Tessa Jowell dies aged 70

Discussion in 'UK Politics' started by Barbara Fan, May 13, 2018.

  1. Barbara Fan

    Barbara Fan Super Moderator Staff Member

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    Sad news, she helped bring the 2012 Olympics to London and campaigned re cancer services following her diagnosis last year.

    RIP Tessa Jowell


    Former Labour cabinet minister Dame Tessa Jowell has died aged 70, her family has said.

    Dame Tessa, who was diagnosed with brain cancer in May last year, suffered a haemorrhage on Friday, and had been in a coma until her death on Saturday.

    She played a major role in securing the 2012 Olympics for London when she served as culture secretary.

    In recent months she campaigned for more cancer treatments to be made available through the NHS.

    She earned a minute-long standing ovation in the House of Lords in January for speaking about the issue.

    "In the end, what gives a life meaning is not only how it is lived, but how it draws to a close," she said during her speech.

    "I hope that this debate will give hope to other cancer patients, like me, so we can live well together with cancer, not just dying of it. All of us, for longer."

    Leading the tributes to Dame Tessa, former prime minister Tony Blair said she had "passion, determination and simple human decency in greater measure than any person I have ever known".

    'An inspiration'
    A statement from her family said it was "with great sadness, and an enormous sense of loss" that they announce the news of her death.

    She died peacefully at the family home near Shipston-on-Stour in Warwickshire shortly after 22:00 BST on Saturday, the statement said.

    "Her husband David and their children Jessie and Matthew were by her side, with Jessie's husband Finn, Matthew's wife Ella, and David's children from his first marriage.

    "In addition to chemotherapy and radiotherapy, in recent months doctors tried innovative new treatments which Tessa gladly embraced, but sadly the tumour recently progressed very quickly."
    The statement thanked people for the "overwhelming support" Dame Tessa and her family had received since she became ill.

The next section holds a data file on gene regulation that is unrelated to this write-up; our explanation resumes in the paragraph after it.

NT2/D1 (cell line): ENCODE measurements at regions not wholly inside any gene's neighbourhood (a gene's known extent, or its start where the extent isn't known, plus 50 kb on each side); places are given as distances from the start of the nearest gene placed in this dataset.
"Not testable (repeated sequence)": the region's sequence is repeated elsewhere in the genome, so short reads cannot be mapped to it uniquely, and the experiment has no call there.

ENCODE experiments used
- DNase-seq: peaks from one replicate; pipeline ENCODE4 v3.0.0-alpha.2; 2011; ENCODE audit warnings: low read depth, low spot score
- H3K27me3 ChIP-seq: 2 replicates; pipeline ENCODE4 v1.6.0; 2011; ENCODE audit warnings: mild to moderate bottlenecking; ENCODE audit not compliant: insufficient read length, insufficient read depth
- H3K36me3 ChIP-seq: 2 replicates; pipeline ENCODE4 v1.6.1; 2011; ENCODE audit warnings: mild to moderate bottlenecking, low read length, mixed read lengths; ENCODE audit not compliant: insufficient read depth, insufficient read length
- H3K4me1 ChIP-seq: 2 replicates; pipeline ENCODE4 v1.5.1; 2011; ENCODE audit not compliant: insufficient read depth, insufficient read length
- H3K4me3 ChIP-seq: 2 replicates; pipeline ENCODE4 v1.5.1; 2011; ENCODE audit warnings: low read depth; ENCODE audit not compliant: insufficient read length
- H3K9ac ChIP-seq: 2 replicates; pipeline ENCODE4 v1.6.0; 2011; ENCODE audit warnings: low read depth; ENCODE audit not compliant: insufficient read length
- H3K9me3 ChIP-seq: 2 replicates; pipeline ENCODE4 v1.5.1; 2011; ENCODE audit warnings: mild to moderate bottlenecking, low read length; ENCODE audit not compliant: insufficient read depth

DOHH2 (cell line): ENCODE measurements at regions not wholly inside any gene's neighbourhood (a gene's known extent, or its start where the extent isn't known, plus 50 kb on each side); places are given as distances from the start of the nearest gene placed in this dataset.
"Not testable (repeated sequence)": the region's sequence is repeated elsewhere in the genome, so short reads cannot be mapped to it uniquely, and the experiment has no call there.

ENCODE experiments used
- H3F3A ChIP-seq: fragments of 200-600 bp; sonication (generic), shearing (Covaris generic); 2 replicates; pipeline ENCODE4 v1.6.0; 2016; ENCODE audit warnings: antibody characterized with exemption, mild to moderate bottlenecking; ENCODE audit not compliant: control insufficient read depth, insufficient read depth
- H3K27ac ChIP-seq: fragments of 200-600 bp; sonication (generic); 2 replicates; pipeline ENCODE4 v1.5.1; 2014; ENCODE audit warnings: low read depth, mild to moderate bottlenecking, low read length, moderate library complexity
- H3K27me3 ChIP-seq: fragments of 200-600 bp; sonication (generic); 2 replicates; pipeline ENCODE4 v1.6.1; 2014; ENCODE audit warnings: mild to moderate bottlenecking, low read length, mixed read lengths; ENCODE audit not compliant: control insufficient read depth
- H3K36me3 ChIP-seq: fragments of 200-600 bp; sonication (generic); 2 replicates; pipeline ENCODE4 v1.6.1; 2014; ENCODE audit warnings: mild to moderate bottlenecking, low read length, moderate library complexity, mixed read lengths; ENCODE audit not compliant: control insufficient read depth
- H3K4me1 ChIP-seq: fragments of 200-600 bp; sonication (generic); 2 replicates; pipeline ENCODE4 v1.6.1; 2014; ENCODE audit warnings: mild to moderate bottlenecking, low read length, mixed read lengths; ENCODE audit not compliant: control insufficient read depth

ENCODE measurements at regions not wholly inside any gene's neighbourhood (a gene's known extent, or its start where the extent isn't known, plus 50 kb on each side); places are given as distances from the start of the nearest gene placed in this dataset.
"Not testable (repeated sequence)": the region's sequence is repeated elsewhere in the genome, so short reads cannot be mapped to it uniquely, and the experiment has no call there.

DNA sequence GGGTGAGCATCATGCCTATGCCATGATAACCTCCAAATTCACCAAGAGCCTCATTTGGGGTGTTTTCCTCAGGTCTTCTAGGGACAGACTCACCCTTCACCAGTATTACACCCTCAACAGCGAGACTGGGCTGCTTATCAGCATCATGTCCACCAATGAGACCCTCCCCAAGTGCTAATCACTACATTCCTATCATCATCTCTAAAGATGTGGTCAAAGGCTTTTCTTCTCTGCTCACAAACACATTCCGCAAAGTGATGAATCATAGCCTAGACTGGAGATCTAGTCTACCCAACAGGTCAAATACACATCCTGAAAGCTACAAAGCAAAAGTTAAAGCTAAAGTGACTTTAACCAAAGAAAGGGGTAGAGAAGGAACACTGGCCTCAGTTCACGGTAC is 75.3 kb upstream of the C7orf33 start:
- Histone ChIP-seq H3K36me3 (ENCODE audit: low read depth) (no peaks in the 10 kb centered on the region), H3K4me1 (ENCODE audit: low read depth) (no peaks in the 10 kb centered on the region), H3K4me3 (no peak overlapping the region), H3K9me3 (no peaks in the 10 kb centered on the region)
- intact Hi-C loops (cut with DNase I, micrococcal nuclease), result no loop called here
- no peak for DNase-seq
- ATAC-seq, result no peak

A small private funeral will be held "in the coming days" and a memorial service "open to all" at a later date.

    Dame Tessa's daughter-in-law, food blogger Ella Mills, posted on Instagram that "Matt's extraordinary mum" was the "warmest and kindest soul" who "welcomed me so generously into their family".

    Mr Blair said Dame Tessa was "an inspiration to work with, and a joy to be near".

    "She was the most wise of counsellors, the most loyal and supportive of colleagues, and the best of friends," he said.

    Prime Minister Theresa May said the dignity and courage with which Dame Tessa confronted her illness was "humbling" and "inspirational", and her campaigning was a "lasting tribute to a lifetime of public service".

    Lord Sebastian Coe, president of the IAAF and former chairman of the London organising committee of the Olympic Games, said London 2012 would not have happened without Dame Tessa.

    "She showed unflinching tenacity in persuading the prime minister and the cabinet that the government should throw its full weight behind the bid," he said.

    Four-time gold medal winning rower Sir Matthew Pinsent also paid tribute to Dame Tessa's determination to bring the Olympic Games to London.

    And former prime minister Gordon Brown said Dame Tessa would be remembered for her "courage, strength and compassion for others".

    His successor David Cameron said he was "devastated" to hear of the death of the "dedicated and passionate campaigner" and "wonderful human being".

    Former acting leader of the Labour Party Harriet Harman said Dame Tessa was "clear and tough", a woman who "followed her personal instinct" and "nurtured personal relationships".
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  2. Angela Channing

    Angela Channing Soap Chat Hero

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    Tessa Jowell seemed unusual amongst politicians in that no one seemed to have a bad word to say about her and politicians of all parties spoke affectionately of her since her death.

    I think as a tribute to her one of the arenas built for the 2012 Olympics should be named after her because it was largely because of her that the Games came to London in 2012. The main Olympic stadium is now called (rather boringly) The London Stadium, The Tessa Jowell Stadium would a much better name for it.

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